In May 2008, Utah State University honored three Huntsman alumni with honorary degrees.
James Quigley is the CEO of Deloitte, Touche Tohmatsu, which is Deloitte’s global business organization. He received an honorary Doctor of Business degree and he gave the commencement address at USU’s spring graduation ceremony the morning of May 3.
Elder L. Tom Perry, a member of the Quorum of the Twelve Apostles of the Church of Jesus Christ of Latter-day Saints, also received an honorary degree, Doctor of Humane Letters. He was the commencement speaker at the Jon M. Huntsman School of Business graduation ceremony held the afternoon of May 3.
W. Eugene Hansen was also presented an honorary degree, Doctor of Laws. Hansen is an attorney who has been on the USU Board of Trustees and on the Utah State Board of Regents, where he served as chairman for two years.
W. Engene Hansen
USU President Stan Albrecht said that Dr. Quigley, who graduated with a degree in accounting in 1974, has had a “long and distinguished business career” and said he has “been an advocate for business ethics and accountability.”
Dr. Quigley talked about the importance of lifelong learning.
“I have learned countless lessons in meetings with the business leaders of our generation," he said. “I have traveled to dozens of countries and learned from their business and political leaders. Being a lifelong learner has paid dividends. If you want to enjoy the fruits that life’s opportunities will provide, it’s not complicated: treat others with respect; remember, life is filled with opportunities, not entitlements; go with confidence and optimism.”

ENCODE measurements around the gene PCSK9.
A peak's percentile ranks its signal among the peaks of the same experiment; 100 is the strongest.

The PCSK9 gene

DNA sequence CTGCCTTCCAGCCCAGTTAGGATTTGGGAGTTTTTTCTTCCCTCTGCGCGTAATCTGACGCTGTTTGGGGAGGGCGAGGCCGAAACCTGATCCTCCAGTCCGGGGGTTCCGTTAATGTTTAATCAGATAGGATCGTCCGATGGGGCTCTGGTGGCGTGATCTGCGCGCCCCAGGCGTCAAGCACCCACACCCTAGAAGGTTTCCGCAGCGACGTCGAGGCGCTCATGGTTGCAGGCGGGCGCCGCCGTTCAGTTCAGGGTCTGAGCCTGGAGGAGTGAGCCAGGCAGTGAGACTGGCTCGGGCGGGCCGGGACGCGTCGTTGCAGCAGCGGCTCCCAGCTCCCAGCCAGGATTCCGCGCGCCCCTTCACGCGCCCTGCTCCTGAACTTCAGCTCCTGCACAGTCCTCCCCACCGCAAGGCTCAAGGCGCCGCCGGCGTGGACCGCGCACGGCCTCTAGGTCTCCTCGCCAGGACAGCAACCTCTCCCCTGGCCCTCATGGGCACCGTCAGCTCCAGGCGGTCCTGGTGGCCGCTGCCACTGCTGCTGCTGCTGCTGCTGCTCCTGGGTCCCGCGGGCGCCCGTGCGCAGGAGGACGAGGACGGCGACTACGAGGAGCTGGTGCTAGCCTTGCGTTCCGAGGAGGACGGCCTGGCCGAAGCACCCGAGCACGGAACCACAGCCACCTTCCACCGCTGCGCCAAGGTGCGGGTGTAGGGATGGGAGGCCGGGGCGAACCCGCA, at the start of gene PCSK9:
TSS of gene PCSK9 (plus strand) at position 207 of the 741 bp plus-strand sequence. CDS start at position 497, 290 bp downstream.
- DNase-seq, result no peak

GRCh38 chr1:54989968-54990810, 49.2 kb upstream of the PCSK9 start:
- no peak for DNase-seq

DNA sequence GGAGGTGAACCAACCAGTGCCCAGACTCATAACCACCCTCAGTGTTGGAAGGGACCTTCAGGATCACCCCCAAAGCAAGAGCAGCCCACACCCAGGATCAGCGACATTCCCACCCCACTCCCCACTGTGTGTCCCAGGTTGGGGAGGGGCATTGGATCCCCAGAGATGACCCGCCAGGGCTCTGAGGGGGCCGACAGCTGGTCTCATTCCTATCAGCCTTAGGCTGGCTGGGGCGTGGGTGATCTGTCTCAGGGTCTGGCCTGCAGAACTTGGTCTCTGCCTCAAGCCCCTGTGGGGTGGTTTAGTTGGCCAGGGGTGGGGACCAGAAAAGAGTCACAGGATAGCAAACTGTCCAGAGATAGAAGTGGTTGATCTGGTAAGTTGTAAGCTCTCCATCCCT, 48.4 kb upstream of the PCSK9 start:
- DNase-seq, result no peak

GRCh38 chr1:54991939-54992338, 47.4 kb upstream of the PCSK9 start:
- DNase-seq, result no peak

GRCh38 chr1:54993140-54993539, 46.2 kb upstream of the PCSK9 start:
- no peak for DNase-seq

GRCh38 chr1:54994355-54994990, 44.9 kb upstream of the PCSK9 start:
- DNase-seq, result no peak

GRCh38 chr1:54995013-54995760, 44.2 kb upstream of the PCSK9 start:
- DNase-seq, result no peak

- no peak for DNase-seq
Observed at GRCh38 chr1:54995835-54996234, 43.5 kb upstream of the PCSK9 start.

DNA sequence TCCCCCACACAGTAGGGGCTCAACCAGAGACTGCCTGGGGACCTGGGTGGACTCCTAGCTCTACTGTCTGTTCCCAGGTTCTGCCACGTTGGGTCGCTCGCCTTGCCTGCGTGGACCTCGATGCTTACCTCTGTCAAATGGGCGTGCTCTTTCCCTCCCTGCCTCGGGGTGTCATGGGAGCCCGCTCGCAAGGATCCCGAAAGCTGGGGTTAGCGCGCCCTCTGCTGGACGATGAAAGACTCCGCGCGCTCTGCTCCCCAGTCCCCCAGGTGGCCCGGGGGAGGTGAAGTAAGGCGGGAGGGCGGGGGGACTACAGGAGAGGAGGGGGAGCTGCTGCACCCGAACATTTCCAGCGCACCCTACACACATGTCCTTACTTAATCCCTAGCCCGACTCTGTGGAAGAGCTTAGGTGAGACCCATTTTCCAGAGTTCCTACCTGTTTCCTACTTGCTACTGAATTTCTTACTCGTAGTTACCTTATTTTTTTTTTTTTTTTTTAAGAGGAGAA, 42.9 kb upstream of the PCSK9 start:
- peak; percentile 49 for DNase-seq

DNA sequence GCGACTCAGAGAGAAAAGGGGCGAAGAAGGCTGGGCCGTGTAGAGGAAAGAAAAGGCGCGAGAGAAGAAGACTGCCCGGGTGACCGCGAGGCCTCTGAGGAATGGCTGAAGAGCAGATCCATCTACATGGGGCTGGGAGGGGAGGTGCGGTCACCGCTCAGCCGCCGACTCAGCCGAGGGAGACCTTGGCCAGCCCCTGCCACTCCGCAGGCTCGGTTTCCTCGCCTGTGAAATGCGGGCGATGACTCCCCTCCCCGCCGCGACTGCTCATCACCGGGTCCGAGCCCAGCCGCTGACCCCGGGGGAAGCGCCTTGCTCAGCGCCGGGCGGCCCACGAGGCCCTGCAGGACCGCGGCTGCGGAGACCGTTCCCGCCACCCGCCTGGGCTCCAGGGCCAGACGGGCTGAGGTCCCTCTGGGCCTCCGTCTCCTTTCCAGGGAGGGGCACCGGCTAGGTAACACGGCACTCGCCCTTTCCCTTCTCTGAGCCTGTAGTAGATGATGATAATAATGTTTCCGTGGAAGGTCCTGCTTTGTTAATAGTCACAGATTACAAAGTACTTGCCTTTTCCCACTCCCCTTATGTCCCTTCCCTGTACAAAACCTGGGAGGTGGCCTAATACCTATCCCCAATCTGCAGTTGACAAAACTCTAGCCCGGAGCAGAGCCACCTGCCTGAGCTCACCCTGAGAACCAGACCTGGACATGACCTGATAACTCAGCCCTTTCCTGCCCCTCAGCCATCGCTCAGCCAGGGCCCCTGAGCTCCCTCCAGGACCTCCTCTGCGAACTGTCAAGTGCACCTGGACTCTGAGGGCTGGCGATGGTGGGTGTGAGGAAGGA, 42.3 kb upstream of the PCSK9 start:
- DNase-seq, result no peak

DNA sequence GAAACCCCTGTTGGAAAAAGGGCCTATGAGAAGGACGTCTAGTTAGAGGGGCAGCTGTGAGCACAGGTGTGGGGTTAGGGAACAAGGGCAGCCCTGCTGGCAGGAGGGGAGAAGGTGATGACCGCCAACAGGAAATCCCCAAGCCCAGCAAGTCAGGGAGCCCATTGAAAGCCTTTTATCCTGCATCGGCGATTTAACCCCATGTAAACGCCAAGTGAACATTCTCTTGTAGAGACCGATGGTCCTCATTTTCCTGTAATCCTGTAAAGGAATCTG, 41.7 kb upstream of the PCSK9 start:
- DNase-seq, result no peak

Dean Douglas D. Anderson introduced Dr. Perry at the Huntsman School of Business commencement ceremony, noting that Elder Perry graduated with a degree in finance in 1949 from USU when it was called the Utah State Agricultural College.
“Elder Perry has impacted many lives through his strong leadership and tireless service,” Anderson said. “He has consistently emphasized the importance of integrity in the workplace, in the home and the importance of community service.”
Elder L. Tom Perry
Dr. Perry told the graduates that the world needs trustworthy leaders.
"The most important thing you'll ever learn is to be trusted by your fellow man and to have friendships with them," he said. "Develop those friendships in the best way you possibly can as you move forward."
Elder Perry talked of those who fought in World War II, a generation that has been called the "Greatest Generation."
“My generation is ready to turn over to you the title of the ‘Greatest Generation,” he said. “The world is ready for you to assume that title. Now go out and earn it.”
Just before he was presented his honorary doctorate, Hansen, who graduated in 1950 with a degree in agribusiness, was introduced by Scott R. Watterson of the USU Board of Trustees.
“He has been recognized throughout his career for exceptional legal competence and heart-felt care in serving clients, as well as for the extreme integrity he brought to the profession as he pursued truth and justice,” Watterson said.